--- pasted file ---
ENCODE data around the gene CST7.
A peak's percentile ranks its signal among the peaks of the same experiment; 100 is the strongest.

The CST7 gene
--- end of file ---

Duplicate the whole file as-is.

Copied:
ENCODE data around the gene CST7.
A peak's percentile ranks its signal among the peaks of the same experiment; 100 is the strongest.

The CST7 gene